Aside: Historians and theologians alike have said that Jesus was crucified in Jerusalem, but what if that is not correct? The gospels all say that he was crucified in Jerusalems (per the New Testament written in the original Greek). That’s Jerusalem with an “s” at the end. Remember, the Dead Sea Scrolls identified the disciples as part of a small Jewish religious community that lived in Qumran, which they considered to be the New Jerusalem. So what if the location of the crucifixion site was really Qumran, which would explain why archaeologists have never found it.

Historian Jaroslav Pelikan once commented that Jesus is the dominant figure in the history of Western culture. However, it’s hard to imagine that so little is really known about such an important historical figure. Regardless of what the truth of the matter is, I would argue that the history of Jesus has been intentionally obfuscated. As Jean Jacques Rousseau said, “The falsification of history has done more to mislead humans than any single thing known to mankind.” In that regard, the great library at Alexandria, which contained the wisdom of the ages, was burned down to forever conceal the truth about Jesus.

In the final analysis, there are plenty of arguments pro and con for the divinity of Jesus. It probably doesn’t matter anyway since people already have their minds made up, one way or another. As Stuart Chase so aptly put it, “For those who believe, no proof is necessary. For those who don’t believe, no proof is possible.”



The real Jesus is for the most part missing from the Bible. The real Jesus would not have died for a cause, but he might have faked his death to promote such a cause. The real Jesus would have returned as he promised the disciples…if he could have.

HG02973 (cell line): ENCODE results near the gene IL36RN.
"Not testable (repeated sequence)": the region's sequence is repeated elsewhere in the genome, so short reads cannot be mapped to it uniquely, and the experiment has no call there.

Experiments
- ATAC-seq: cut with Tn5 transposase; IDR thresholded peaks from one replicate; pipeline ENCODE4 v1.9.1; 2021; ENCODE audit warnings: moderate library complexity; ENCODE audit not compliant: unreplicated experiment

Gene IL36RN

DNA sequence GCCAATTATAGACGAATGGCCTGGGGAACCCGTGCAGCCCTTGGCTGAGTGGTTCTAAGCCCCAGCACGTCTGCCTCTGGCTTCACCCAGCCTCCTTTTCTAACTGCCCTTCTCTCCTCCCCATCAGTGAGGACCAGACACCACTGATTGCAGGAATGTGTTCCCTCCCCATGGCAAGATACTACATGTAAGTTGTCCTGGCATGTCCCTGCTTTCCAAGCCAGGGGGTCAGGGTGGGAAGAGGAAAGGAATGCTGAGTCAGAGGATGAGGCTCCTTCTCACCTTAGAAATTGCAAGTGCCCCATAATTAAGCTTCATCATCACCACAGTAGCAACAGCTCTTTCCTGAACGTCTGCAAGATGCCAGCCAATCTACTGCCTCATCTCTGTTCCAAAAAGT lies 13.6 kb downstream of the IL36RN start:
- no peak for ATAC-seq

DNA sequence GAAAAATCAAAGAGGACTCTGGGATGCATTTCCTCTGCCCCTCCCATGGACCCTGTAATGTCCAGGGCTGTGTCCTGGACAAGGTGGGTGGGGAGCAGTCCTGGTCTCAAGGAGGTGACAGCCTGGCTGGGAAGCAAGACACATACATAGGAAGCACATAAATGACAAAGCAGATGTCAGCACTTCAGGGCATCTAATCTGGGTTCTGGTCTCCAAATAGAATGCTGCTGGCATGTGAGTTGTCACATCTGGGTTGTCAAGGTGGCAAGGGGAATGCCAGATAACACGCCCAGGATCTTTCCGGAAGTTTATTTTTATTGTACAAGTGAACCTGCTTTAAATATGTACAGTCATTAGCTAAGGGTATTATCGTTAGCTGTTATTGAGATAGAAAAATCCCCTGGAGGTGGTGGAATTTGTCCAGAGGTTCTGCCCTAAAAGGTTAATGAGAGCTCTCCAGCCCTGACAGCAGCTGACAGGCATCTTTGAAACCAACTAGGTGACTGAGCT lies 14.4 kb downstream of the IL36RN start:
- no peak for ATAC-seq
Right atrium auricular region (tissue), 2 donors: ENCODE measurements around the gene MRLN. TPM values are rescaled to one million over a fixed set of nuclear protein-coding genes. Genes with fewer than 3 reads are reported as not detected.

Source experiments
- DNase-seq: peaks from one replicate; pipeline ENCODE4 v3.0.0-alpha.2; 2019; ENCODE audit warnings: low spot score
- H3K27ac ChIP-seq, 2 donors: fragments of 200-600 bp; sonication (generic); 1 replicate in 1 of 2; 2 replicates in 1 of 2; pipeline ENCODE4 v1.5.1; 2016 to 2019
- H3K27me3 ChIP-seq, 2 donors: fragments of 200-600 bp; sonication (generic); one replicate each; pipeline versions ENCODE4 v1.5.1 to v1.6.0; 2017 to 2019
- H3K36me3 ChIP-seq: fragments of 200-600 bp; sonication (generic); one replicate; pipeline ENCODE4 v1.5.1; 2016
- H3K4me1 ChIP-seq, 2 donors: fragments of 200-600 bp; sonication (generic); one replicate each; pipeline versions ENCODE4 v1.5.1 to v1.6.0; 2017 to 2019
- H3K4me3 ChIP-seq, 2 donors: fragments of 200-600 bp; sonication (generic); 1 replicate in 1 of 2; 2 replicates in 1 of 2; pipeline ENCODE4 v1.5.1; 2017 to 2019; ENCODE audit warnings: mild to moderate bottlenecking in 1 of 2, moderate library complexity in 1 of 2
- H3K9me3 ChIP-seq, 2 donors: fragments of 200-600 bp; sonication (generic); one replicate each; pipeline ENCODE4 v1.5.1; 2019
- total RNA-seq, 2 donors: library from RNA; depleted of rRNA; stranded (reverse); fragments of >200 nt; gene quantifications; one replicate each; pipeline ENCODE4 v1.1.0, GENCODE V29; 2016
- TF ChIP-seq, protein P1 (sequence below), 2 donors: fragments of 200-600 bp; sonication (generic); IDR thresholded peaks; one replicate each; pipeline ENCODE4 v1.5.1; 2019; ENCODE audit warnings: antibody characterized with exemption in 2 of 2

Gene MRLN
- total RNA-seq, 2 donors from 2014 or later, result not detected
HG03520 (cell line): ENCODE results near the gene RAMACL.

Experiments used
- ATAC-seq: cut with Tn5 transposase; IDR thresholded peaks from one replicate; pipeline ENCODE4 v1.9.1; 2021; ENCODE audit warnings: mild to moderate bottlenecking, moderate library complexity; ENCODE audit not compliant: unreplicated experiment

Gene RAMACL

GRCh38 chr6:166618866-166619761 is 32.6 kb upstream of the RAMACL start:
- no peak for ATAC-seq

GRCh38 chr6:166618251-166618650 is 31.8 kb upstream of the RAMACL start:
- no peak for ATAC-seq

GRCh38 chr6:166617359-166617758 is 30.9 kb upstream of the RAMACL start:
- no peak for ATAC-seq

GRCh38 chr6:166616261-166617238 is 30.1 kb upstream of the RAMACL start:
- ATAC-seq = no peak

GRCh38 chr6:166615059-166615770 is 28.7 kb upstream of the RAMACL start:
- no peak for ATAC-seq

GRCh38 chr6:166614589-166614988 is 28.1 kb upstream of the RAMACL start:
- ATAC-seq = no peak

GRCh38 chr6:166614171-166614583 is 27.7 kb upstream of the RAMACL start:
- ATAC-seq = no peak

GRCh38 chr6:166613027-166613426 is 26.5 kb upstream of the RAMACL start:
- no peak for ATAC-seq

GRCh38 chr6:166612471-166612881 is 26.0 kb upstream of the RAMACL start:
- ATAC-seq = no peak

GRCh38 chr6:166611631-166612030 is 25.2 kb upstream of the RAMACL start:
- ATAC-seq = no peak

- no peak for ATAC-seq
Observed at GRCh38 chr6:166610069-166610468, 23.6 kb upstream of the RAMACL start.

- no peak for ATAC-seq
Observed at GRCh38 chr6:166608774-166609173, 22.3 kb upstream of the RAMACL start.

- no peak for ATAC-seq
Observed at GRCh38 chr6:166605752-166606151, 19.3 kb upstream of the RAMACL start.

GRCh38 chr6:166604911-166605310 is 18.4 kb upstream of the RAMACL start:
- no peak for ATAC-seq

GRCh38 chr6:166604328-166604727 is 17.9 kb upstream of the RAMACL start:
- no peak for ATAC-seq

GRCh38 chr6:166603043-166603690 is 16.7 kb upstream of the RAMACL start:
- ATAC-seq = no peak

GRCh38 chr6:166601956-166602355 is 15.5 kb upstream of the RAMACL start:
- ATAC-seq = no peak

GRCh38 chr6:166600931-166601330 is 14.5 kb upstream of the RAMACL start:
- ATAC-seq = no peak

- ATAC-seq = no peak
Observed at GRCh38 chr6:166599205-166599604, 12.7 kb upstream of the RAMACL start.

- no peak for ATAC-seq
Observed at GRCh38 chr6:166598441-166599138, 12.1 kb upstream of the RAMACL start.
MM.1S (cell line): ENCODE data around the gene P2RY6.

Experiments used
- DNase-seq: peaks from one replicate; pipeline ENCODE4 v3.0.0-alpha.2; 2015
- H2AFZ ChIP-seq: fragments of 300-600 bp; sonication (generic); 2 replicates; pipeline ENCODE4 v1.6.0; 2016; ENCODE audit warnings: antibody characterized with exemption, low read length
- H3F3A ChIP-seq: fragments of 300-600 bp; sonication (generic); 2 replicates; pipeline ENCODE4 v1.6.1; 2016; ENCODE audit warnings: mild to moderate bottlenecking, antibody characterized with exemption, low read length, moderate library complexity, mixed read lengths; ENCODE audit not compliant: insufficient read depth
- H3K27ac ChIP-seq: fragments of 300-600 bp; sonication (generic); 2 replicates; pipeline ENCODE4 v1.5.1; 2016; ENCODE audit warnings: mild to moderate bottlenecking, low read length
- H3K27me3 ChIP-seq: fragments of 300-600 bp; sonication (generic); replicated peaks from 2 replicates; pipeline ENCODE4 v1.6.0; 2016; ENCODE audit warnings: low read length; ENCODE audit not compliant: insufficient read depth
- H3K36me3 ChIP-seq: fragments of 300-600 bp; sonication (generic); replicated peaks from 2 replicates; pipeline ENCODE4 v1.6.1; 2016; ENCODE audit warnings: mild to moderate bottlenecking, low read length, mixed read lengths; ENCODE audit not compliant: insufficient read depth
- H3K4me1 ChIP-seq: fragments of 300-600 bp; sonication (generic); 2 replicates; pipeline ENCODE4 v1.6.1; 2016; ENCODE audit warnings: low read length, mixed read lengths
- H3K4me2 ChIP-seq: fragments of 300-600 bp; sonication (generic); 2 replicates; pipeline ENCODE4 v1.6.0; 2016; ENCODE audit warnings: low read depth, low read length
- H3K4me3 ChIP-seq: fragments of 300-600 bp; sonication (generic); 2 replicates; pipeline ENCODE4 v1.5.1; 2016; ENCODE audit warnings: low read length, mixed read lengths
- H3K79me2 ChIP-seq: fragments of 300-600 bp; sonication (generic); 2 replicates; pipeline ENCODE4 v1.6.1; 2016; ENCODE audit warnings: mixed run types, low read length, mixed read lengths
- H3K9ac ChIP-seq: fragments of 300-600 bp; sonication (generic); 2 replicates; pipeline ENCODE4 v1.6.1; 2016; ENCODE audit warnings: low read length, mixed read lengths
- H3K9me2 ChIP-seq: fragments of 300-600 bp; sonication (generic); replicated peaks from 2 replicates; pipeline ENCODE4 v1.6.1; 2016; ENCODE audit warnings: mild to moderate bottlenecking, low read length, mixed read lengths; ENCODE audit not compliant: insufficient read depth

“Those who say that the lord died first and then rose up are in error, for he rose up first and then died.”

     – Gospel of Philip

5 Responses to “The Real Jesus”

  1. Nan said

    Great food for thought.

  2. defendingyourfaith said

    Interesting article. However no reputable historian would accept gnostic forgeries like the gospel of Philip and the Acts of Thomas as reliable. Even Bart Ehrman agrees that the New Testament contains a reliable historical record of the life of Jesus. I have written on the death of Jesus, and there is much more at

    • chicagoja said

      Thank you for your comment. However, the New Testament itself is not a reliable historical record, especially where it disagrees with itself. However, my “beliefs” are based on revelation and I throw in the quotes from scriptural sources because that’s what people can identify with (and possibly accept).

      • defendingyourfaith said

        There is nothing in antiquity as reliable as the new testament. If you discredit it, you would have to discredit pretty much all ancient history by the same standard. Do you believe Alexander the Great was a real person? His first biography came over 250 years after he lived. Not a problem for Jesus. You have a dishonest double standard, and quoting 4th century fictions doesn’t make for an intelligent case against the Bible.

      • chicagoja said

        Actually, you should apply the same standard to the Bible, the oldest version of which hardly makes it historical in any real sense.